The vast majority of law firm internships are summer programs geared towards law students, typically students approaching their last year of school. Depending on the firm, undergraduate internships may also be available for undergraduate students who are considering law school at some point in the future. There are as many different types of law firm internships as there are law firms. Some allow interns to experience a range of different practice areas, while others are more nuanced, providing expertise in a much more limited range of tasks. Students usually apply to law firm internships based both on their own practice area interests, as well as the overall prestige of the firm.
Law students often view internships as a means to a job at graduation, and many, particularly those at the biggest firms, are structured in just this way. Being selected for an internship at a top firm is usually very competitive. Once hired, however, interns usually spend the summer proving their worth and hoping for a more permanent job offer once the fall semester kicks off again.
Big firm internships all typically share this outward structure, but the substance and day-to-day life of interns can vary significantly depending on the firm and its needs. Interns’ primary function is to help the firm manage its workload, while at the same time learning more about law practice as a profession. Most of the time, interns gain work experience in the firm’s main line of work. Interns in a firm that primarily handles family law matters may learn about the paperwork that goes into divorce proceedings, for instance, while those at a primarily corporate firm may learn about the nuances of business mergers and acquisitions.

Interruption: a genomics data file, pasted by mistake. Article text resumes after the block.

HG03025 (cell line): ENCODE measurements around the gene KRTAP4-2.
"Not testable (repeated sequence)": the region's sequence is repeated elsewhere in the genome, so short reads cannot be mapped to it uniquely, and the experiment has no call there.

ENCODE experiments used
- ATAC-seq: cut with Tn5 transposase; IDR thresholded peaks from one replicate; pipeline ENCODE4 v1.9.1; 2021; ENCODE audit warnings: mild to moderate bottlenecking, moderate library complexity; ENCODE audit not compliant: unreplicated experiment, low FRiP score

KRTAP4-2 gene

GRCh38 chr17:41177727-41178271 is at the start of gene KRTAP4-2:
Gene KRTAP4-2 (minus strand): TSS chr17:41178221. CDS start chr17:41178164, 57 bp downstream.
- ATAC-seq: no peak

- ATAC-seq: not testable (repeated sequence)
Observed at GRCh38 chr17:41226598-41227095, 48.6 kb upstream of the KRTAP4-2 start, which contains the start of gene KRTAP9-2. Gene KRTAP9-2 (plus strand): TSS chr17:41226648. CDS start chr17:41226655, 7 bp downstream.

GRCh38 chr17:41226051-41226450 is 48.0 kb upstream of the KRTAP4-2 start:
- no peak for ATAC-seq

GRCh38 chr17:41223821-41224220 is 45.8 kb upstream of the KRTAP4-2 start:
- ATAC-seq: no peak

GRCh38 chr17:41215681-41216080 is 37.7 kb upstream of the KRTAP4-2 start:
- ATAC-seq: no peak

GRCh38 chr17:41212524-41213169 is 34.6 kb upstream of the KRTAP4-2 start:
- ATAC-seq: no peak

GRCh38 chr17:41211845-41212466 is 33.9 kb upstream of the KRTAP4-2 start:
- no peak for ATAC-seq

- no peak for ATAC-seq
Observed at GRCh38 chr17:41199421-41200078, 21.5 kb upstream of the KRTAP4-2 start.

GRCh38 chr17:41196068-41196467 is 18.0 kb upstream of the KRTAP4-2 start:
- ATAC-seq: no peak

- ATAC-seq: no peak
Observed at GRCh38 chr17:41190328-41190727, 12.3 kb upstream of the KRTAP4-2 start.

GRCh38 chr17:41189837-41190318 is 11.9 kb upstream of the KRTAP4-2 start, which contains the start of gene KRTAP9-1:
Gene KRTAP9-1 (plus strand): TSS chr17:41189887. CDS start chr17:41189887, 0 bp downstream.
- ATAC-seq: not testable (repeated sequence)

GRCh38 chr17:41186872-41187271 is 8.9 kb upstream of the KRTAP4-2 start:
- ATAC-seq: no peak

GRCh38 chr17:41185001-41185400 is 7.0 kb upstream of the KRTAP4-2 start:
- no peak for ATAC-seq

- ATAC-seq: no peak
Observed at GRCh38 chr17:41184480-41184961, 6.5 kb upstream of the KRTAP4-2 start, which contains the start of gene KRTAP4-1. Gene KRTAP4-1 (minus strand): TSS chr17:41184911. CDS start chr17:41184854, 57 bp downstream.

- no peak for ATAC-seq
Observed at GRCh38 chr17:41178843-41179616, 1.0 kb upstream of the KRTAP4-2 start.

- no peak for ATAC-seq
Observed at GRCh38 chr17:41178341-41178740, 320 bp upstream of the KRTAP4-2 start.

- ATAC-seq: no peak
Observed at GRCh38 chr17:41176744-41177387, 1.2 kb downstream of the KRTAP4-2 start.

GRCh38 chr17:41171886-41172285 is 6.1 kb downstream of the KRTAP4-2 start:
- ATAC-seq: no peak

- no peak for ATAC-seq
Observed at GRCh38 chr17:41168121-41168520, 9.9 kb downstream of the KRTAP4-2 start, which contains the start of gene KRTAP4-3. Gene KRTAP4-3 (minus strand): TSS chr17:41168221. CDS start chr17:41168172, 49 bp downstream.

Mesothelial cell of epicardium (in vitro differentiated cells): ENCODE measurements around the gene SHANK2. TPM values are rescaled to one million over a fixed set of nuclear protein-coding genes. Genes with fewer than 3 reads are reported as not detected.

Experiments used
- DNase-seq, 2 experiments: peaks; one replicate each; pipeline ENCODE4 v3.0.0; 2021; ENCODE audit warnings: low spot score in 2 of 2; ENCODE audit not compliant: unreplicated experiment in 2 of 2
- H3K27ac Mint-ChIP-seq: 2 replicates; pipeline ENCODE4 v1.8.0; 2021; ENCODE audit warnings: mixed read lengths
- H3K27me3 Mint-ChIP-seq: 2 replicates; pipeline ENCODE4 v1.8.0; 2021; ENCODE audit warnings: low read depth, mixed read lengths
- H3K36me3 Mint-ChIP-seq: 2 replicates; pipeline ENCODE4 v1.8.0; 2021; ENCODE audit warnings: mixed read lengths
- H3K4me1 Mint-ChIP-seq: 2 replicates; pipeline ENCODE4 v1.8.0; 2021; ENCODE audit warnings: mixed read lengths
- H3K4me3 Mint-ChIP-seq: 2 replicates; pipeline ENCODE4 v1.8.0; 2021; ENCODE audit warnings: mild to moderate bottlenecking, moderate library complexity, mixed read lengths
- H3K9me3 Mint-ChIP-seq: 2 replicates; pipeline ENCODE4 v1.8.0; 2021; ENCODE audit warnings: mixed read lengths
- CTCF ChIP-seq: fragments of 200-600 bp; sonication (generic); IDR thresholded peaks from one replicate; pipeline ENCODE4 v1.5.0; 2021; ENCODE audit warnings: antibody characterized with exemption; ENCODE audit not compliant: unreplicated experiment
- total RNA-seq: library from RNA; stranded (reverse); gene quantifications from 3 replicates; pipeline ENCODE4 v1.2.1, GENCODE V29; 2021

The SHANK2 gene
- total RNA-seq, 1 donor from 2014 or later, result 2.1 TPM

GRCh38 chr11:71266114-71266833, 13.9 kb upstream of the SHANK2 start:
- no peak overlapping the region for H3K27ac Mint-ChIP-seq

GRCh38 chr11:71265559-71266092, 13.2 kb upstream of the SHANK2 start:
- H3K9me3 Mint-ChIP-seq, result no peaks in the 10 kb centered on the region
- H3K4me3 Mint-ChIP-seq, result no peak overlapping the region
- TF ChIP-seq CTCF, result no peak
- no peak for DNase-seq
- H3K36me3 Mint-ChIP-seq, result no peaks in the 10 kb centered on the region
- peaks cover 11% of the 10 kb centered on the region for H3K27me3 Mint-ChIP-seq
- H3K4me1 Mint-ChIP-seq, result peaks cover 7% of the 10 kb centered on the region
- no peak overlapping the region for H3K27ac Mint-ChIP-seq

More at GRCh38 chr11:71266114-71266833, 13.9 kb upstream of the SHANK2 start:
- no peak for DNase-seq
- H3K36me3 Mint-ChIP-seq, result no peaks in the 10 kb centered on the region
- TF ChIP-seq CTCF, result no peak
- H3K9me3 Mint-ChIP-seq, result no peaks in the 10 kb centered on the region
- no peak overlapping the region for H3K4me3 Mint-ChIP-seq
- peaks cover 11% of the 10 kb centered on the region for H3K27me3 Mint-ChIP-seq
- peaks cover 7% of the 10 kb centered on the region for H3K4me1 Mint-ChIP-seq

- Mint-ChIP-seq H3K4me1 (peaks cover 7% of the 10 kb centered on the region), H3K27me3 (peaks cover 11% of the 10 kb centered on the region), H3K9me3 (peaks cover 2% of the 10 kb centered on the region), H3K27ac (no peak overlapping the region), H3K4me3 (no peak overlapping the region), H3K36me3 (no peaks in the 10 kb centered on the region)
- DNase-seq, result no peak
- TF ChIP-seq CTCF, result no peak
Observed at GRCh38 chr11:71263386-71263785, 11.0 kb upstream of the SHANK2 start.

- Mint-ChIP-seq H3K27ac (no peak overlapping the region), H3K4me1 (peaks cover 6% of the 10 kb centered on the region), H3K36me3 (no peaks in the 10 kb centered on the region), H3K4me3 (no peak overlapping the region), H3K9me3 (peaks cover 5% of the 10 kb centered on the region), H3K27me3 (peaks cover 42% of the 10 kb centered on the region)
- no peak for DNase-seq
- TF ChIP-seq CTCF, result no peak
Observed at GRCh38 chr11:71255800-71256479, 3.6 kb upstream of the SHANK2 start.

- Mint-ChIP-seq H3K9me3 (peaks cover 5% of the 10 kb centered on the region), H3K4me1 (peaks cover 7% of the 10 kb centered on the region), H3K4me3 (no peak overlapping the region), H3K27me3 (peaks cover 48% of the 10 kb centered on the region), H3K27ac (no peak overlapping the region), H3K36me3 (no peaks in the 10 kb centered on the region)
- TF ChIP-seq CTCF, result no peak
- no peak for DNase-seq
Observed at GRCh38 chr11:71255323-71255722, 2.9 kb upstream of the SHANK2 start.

Law firm internships in smaller firms are often a bit different. Small firm work is usually less prestigious, and internships often pay a lot less. Many interns in these settings do more hands-on work, however. They are often hired to be direct assistants to attorneys and may get experience going to court, making actual filings, and drafting motion briefs. Large firms usually hire paralegals to perform these duties and use their interns mainly as research support for the partners.
Small firms are also usually some of the only places where college students can get law firm internships. More modestly sized offices will sometimes offer positions for college students interested in learning about the law as a potential career path. Undergraduate summer internships are often more administratively based, with interns doing basic copying, filing, and phone-based work. Most jurisdictions have rules prohibiting anyone but lawyers, paralegals, and law students from handling case files or contributing to litigation material.
Most law firm internships are paid internships, but not all are. Unpaid internships are most common in very small firms, particularly in those with only one or two lawyers. Many college students also work for little or no pay. Students often consider the career development value and resume cache of completing a law firm internship as well worth any monetary loss.